June 2015
Volume 56, Issue 7
ARVO Annual Meeting Abstract  |   June 2015
Differential gene expression in mouse eyes with high vs. low subretinal macrophage/microglial infiltration.
Author Affiliations & Notes
  • Cynthia Xin-Zhao Wang
    Ophthalmology, UTSW Medical Center, Dallas, TX
  • Bogale Aredo
    Ophthalmology, UTSW Medical Center, Dallas, TX
  • Tao Li
    Ophthalmology, UTSW Medical Center, Dallas, TX
  • Rafael Ufret-Vincenty
    Ophthalmology, UTSW Medical Center, Dallas, TX
  • Footnotes
    Commercial Relationships Cynthia Wang, None; Bogale Aredo, None; Tao Li, None; Rafael Ufret-Vincenty, None
  • Footnotes
    Support None
Investigative Ophthalmology & Visual Science June 2015, Vol.56, 423. doi:https://doi.org/
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      Cynthia Xin-Zhao Wang, Bogale Aredo, Tao Li, Rafael Ufret-Vincenty, Bogale Aredo, Tao Li, and Rafael Ufret-Vincenty; Differential gene expression in mouse eyes with high vs. low subretinal macrophage/microglial infiltration.. Invest. Ophthalmol. Vis. Sci. 2015;56(7 ):423. doi: https://doi.org/.

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      © ARVO (1962-2015); The Authors (2016-present)

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Purpose: Subretinal microglia/macrophages have been identified in patients with AMD and retinal dystrophies, and also in multiple animal models of retinal degenerations. Yet, there is little known about the factors that regulate their accumulation in the subretinal space, and their level/type of activation. We have previously shown that the number of yellow fundus spots have a strong correlation with the number of Iba-1+ subretinal microglia/macrophages. Our aim was to study the gene expression profile of the retina, RPE and subretinal macrophage/microglia in eyes showing many vs. few subretinal yellow fundus spots.<br />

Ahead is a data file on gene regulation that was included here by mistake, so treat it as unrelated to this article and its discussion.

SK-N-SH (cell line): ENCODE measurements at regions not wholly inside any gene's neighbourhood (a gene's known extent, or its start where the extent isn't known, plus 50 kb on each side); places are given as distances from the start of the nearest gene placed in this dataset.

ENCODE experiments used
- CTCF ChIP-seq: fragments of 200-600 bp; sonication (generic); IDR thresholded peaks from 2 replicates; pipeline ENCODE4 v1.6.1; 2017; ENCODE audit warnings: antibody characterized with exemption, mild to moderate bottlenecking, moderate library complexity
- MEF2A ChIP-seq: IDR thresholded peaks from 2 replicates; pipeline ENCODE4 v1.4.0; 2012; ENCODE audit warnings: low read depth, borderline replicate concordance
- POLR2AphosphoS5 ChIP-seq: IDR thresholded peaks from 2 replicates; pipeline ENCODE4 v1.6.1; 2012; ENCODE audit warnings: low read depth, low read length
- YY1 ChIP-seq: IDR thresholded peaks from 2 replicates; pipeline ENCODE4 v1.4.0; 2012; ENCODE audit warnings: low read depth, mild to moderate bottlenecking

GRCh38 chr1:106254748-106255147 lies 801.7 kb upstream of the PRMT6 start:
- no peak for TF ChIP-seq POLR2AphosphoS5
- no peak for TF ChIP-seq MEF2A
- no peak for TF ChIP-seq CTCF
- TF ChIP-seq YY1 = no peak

Methods: Age-matched adult (12-15 m old) chimeric Cfh transgenic mice vs. C57BL/6J mice were photographed using a Micron III rodent fundus camera. Eyes were classified into 4 groups, using the genotype and a semiquantitative scale based on the density of yellow fundus spots: CfhTg/Hi, CfhTg/Lo, B6J/Hi and B6J/Lo. Eyes were enucleated and total RNA was isolated from the retina, and from the RPE/subretinal microglia. Two separate candidate gene approaches were used to identify genes of interest: 1. TaqMan Mouse Immune Arrays (Applied Biosystems) containing 92 immune-related genes, and 2. qPCR analysis of 62 candidate genes related to microglial chemotaxis, inflammation and oxidative stress.<br />

Results: CfhTg mice had on average a significant increase (p=0.03) in the number of yellow fundus spots compared to B6J mice. However, there was a wide range of fundus spot density in each strain of mice. The qPCR analysis revealed that 14 RPE/subretinal microglia genes were up- or down-regulated with an increased number of fundus spots in CfhTg mice (5 in B6 mice). The array data also revealed a group of 14 RPE/subretinal microglia genes which were up- or down-regulated with a high number of subretinal spots in CfhTg mice (and another set of 14 genes in B6 mice). We were able to identify several gene families that appeared to be involved in the differential microglial subretinal infiltration. These include cytokines, chemokines and signal transduction genes.<br />

Conclusions: A wide range of genes involving several pathways are differentially expressed in eyes with increased number of subretinal microglia. A better understanding of subretinal microglial behavior may offer new therapeutic approaches for a variety of retinal diseases.


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